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Book 22 (Χ

πεφυζότες, see on 21.6.

[2] ἀπεψύχοντο, “διχῶς, καὶ ἀνεψύχοντο καὶ ἀπεψύχοντο: χαριεστέρα δὲ διὰ τοῦ ν”, Did. (A); but “ δὲ Ἀρίσταρχος ἀνεψύχοντο γράφει. χαριέστερον δὲ τὸ ἀπεψύχοντο”, B (the last sentence also in T'. Both these contradictory statements are suspicious; “ἀπό” is clearly the preposition required, and there is no hint of a variation where the word recurs (11.621, 21.561). In 5.795, 10.575ἀνα”- is in place. ἀκέοντο, a unique use. The word is regularly used of healing wounds; but is found also of patching up ships Od. 14.383, and repairing an error 13.115, Od. 10.69.

[4] σάκε᾽ ὤμοισι κλίναντες, see 11.593, 13.488. In both these cases the formation is destined to receive a charge of the enemy. How it could serve in an advance is by no means clear, as the soldiers' right arms would be impeded. It may mean that the approach to the walls is a mere reconnaissance carried out with all defensive precautions. But even so we should rather have expected the “ὑψόσ᾽ ἀνασχόμενοι” of 12.138. Platt (J. P. xix. p. 48) suggests that the same phrase may indicate two different manœuvres. Here it might possibly imply throwing the shield back, so that the whole weight lay on the shoulders, as the Homeric warrior did when no attack was likely (8.94, 11.545). But this is not satisfactory.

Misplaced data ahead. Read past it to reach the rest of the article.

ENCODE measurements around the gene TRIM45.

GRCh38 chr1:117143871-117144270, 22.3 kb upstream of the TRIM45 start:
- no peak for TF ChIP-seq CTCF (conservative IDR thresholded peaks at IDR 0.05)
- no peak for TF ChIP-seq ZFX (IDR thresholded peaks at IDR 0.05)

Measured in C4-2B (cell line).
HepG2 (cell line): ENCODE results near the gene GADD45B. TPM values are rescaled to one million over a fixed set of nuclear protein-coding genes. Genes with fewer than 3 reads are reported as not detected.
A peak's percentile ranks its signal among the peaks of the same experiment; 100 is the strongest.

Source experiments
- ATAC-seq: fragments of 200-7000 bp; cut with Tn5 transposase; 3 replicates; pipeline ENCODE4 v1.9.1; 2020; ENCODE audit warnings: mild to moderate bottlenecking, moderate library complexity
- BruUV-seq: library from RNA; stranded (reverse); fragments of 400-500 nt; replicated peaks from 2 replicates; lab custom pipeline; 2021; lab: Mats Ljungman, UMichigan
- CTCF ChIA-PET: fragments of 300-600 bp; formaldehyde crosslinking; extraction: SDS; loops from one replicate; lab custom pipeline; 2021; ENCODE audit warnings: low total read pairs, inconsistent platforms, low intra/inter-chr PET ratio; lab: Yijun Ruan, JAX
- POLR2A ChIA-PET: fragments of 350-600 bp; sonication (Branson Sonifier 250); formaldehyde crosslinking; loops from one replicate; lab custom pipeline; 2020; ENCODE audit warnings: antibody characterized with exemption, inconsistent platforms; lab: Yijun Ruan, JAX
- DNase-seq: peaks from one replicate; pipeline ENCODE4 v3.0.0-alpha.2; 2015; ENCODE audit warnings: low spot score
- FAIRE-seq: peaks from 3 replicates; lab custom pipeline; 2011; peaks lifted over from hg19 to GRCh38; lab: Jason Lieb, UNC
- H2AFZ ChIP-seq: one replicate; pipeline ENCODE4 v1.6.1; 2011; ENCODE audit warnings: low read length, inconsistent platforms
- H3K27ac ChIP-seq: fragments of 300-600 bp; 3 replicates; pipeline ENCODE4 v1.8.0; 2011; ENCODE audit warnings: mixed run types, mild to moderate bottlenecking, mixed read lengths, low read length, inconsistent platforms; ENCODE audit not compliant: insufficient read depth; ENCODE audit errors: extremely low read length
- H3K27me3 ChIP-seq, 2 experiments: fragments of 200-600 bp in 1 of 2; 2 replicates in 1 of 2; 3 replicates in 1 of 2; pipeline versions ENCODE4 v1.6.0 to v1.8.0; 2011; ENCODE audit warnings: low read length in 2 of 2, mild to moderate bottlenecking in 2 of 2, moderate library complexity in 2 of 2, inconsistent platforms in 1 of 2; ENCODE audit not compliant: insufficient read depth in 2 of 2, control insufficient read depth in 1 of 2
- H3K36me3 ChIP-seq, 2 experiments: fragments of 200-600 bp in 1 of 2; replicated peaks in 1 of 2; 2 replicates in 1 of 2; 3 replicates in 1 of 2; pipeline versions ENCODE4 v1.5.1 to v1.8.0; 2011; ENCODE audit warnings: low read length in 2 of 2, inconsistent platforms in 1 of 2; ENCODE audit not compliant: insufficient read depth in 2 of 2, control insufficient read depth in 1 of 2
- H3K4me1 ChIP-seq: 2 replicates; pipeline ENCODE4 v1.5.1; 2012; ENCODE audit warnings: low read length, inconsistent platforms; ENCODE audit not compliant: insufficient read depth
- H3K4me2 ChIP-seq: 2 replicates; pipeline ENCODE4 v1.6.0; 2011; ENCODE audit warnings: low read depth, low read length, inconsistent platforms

[5] ὀλοίη for the usual “ὀλοή” only here, 1.342, Hymn. Ven. 224; cf. “ὀλώϊοςHes. Theog. 591, and “οὔλιος” (11.62) beside “οὖλος”.

[6] Ἰλίου, i.e.Ἰλίοο”, see on 21.104.

[7] Apollo is still in the guise of Agenor, 21.600.

[10] σὺ δέ, the opposition is only between the actions, not the subjects, of the two clauses, as 1.191, etc. The interposition of the subordinate “ὡς